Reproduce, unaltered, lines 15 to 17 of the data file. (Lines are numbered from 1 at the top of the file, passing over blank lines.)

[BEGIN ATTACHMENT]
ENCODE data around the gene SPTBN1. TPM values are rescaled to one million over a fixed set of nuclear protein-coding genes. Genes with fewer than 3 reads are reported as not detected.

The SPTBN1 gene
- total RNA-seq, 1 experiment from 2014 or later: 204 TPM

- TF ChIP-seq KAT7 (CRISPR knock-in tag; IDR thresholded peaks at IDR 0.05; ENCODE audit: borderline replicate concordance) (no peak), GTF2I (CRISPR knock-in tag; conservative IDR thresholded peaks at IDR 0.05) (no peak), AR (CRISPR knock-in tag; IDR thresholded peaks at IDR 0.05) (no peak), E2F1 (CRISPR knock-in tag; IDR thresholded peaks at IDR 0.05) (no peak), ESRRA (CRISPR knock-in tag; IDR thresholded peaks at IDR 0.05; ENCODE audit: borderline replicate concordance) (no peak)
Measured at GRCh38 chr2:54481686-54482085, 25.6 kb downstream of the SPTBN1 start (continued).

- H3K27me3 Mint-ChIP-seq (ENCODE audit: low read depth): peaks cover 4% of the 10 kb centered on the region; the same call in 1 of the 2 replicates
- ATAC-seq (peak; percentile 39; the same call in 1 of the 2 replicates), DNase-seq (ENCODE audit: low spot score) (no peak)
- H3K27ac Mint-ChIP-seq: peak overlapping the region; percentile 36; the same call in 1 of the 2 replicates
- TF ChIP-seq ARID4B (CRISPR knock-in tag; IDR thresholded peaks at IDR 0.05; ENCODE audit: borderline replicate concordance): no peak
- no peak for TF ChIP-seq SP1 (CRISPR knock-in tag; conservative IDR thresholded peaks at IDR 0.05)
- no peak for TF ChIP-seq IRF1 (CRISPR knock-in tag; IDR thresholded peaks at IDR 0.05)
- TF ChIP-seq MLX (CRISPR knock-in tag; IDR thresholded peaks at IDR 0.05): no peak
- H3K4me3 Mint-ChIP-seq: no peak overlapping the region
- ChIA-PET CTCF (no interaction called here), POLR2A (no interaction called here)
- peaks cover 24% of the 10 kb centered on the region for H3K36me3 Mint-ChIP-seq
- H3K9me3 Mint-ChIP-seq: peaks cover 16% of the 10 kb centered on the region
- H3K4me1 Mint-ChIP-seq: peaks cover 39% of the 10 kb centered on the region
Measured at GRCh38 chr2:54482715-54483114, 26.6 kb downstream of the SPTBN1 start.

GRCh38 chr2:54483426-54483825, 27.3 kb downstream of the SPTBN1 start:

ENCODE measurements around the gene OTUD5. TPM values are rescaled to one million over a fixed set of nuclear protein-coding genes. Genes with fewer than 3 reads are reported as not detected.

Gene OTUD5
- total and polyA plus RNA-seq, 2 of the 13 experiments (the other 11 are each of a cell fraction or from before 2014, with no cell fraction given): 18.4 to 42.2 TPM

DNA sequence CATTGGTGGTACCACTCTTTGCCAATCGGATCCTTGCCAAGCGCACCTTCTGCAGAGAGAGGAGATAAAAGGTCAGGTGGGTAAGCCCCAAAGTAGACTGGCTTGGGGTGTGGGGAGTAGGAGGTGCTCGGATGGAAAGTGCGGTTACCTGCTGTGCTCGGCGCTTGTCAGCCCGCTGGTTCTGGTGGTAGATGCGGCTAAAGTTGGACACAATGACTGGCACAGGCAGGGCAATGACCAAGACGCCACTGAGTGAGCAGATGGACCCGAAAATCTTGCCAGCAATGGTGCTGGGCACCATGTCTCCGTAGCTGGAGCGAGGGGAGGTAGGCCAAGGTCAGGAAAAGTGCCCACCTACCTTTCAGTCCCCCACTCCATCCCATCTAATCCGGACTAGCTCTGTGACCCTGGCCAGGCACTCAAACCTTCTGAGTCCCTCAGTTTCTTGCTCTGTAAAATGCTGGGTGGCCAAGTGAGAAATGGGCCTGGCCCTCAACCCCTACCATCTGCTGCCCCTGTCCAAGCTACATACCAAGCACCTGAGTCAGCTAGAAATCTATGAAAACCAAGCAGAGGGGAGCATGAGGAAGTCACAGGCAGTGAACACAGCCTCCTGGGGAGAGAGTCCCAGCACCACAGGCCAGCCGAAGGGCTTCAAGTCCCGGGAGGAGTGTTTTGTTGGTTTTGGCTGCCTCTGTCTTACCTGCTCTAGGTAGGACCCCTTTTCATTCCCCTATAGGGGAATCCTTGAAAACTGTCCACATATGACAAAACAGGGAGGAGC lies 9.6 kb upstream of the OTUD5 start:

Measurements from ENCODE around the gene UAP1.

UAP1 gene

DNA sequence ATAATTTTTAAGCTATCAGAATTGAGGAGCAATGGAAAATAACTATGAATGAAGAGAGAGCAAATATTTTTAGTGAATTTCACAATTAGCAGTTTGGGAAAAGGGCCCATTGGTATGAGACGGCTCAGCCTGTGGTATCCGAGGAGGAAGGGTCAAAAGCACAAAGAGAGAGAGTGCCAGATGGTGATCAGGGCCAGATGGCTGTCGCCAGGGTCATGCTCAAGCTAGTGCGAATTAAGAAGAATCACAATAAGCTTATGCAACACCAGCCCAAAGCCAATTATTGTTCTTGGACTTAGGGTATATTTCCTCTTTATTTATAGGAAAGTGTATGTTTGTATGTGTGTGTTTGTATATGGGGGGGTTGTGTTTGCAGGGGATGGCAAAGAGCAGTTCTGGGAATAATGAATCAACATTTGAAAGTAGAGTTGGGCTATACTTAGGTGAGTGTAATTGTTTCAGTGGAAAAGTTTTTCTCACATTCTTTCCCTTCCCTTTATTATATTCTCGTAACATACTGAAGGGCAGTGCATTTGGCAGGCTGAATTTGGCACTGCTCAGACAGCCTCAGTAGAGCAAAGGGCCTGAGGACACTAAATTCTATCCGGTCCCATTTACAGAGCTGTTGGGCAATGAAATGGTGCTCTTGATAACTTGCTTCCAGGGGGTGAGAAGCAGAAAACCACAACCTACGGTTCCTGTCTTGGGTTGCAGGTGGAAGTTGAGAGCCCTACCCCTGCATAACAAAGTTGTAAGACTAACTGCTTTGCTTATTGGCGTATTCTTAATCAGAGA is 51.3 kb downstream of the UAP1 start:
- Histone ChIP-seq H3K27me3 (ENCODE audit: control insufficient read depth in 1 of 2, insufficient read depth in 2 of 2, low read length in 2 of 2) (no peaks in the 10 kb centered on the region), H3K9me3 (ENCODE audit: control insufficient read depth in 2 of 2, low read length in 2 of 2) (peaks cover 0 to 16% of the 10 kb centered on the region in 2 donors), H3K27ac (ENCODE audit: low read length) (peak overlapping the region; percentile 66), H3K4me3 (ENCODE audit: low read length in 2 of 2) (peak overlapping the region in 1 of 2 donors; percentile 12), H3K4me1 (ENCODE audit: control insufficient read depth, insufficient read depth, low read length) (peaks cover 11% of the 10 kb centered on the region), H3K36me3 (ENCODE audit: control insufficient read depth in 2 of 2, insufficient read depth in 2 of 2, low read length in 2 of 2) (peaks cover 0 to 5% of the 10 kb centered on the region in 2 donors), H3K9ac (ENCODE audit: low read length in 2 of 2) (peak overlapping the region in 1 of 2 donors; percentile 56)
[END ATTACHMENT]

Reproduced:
- peaks cover 24% of the 10 kb centered on the region for H3K36me3 Mint-ChIP-seq
- H3K9me3 Mint-ChIP-seq: peaks cover 16% of the 10 kb centered on the region
- H3K4me1 Mint-ChIP-seq: peaks cover 39% of the 10 kb centered on the region